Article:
Returning to Earth Architecture

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Aida Zare

Earth architecture is the heritage of mankind for thousands of years. It has been spread in 5 continents and contains different cultural aspects and construction techniques. Earth buildings include a great variety of functions; from a simple adobe rural house to an astonishing palace or mosque.

After the Industrial Revolution earth material was rarely used and followed by architectural movements. However climate change and decreasing energy resources in the last decades cause thinking about sustainable solutions in architecture, and using green materials. This Leads to studies and learning more about earth architecture by academic and professional architectural circles, for its obvious ecological potential. Earth material is usually gained from local sources so they have low levels of embodied energy. They are completely recyclable, nontoxic, and according to their heat resistance characteristic, they can have an effective role in improving thermal comfort by moderating the temperature and humidity of indoor spaces. Hence researches on earthen case studies and buildings are followed seriously in these years.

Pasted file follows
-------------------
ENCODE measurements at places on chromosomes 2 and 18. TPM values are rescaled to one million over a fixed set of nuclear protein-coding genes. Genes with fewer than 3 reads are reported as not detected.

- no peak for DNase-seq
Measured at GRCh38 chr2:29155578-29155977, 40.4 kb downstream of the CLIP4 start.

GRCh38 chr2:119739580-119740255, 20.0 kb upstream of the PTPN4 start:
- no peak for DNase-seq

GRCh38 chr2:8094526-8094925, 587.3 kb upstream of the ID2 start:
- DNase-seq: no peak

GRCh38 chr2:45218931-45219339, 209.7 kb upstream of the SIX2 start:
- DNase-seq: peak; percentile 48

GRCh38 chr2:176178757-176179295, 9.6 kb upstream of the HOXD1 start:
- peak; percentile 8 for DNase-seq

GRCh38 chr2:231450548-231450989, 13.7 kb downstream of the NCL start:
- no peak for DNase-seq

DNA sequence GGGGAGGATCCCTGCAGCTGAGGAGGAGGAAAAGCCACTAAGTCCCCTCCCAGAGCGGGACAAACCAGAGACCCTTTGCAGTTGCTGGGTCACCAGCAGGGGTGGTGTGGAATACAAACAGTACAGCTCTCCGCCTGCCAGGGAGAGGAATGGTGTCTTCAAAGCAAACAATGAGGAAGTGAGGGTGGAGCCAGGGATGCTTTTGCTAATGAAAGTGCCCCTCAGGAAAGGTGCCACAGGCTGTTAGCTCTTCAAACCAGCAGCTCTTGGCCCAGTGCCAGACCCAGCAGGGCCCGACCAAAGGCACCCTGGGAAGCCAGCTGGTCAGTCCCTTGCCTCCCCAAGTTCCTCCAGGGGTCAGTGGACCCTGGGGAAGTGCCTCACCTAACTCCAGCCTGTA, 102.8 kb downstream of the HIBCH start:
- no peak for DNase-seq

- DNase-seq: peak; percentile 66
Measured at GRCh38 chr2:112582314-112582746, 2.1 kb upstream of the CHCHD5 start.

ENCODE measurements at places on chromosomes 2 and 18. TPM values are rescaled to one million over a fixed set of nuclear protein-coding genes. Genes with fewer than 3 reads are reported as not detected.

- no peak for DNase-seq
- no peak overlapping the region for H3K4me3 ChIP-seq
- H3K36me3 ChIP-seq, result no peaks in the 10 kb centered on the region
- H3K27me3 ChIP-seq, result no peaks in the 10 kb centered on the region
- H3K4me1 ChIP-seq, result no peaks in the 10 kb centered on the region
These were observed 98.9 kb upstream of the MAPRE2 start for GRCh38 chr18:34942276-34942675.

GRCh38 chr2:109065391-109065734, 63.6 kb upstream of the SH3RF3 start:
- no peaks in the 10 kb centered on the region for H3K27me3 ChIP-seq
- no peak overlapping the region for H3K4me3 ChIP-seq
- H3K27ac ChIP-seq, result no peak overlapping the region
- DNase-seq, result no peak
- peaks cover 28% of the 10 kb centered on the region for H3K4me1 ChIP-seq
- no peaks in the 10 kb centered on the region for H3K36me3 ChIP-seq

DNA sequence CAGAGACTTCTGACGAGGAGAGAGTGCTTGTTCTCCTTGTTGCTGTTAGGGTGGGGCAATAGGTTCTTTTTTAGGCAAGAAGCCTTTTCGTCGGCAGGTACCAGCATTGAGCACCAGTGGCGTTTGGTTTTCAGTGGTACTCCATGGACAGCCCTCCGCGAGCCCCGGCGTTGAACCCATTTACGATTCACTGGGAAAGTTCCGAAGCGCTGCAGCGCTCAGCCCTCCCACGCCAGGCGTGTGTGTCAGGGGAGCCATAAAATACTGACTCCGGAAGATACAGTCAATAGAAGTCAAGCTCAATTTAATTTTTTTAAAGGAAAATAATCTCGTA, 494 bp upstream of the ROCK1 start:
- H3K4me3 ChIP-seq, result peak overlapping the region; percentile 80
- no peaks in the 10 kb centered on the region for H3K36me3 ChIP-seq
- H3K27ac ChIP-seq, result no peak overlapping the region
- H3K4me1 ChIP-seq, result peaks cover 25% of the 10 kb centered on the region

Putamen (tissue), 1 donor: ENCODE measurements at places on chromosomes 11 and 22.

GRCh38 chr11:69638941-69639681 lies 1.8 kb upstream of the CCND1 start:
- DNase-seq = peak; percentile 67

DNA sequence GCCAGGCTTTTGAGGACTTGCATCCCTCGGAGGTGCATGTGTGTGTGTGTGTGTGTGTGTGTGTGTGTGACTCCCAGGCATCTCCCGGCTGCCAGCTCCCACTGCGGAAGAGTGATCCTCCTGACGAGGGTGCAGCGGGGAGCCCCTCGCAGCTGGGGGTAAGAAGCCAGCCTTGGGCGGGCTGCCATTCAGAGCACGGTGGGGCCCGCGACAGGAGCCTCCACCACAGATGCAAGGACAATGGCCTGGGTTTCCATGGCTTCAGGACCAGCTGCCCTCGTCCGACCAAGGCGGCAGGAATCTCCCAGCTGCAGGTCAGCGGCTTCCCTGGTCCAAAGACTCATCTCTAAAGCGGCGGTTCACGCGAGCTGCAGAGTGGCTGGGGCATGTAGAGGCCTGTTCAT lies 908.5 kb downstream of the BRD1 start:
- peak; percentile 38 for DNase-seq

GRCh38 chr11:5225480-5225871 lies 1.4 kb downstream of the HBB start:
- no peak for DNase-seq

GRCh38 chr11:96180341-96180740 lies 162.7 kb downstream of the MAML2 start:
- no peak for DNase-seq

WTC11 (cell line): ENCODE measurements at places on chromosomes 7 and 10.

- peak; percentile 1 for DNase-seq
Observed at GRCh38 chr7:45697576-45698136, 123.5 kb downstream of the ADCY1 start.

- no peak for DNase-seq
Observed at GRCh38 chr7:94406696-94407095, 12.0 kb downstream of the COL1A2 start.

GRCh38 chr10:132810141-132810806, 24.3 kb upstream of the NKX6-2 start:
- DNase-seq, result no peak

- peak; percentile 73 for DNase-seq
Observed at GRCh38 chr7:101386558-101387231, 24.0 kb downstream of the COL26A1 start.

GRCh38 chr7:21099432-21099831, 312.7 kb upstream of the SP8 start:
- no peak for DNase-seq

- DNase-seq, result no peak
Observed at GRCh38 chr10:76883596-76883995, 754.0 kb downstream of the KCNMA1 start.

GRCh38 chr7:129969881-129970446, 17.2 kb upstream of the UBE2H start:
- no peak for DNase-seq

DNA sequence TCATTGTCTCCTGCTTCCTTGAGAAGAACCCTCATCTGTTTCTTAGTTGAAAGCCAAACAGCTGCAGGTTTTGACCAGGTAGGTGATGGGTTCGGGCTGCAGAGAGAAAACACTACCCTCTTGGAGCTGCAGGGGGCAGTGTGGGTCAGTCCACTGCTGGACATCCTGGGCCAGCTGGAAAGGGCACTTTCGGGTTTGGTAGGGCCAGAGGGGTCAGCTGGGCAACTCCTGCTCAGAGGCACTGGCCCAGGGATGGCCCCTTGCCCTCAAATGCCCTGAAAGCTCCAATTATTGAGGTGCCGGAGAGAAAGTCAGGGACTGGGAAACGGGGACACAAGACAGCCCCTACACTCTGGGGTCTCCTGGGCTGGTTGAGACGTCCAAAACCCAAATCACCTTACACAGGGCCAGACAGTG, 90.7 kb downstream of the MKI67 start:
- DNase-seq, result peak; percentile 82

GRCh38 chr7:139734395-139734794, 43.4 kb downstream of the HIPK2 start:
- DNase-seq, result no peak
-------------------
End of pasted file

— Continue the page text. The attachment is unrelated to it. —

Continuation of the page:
Earth material can be used in constructing a full earth building, though it still challenges restrictive legislation and standards in many countries especially in seismic areas. It also can be applied in interior spaces for making earth floors, earth plasters, and etc. Earth competitions like “TerraFibra Award”, ( show the tendency in this field and also increasing building with earth material in contemporary architecture.

The other usage of earth material is restoration and renovation of existing buildings. As mentioned this material has been used in a great diversity of structures all over the world and is a valuable heritage of humankind. Its cultural importance throughout the world is remarkable. The World Heritage Program on Earthen Architecture (WHEAP) aims for the improvement of the state of conservation and management of earthen architecture sites worldwide.    ( ).

Worthy case studies of earth architecture can be found in rural settlements, and vernacular architecture. They are made by indigenous people and as they have high interaction with nature due to their lifestyle, their habitats are usually constructed in harmony with nature. These case studies have occurred as a result of an organic growth that integrates the natural and built environment within a wide range of time. Studying the architectural identity of vernacular architecture is of paramount importance in terms of returning to Earth Architecture, because it could reveal the original and unique construction ideas that have been achieved from nature during centuries.


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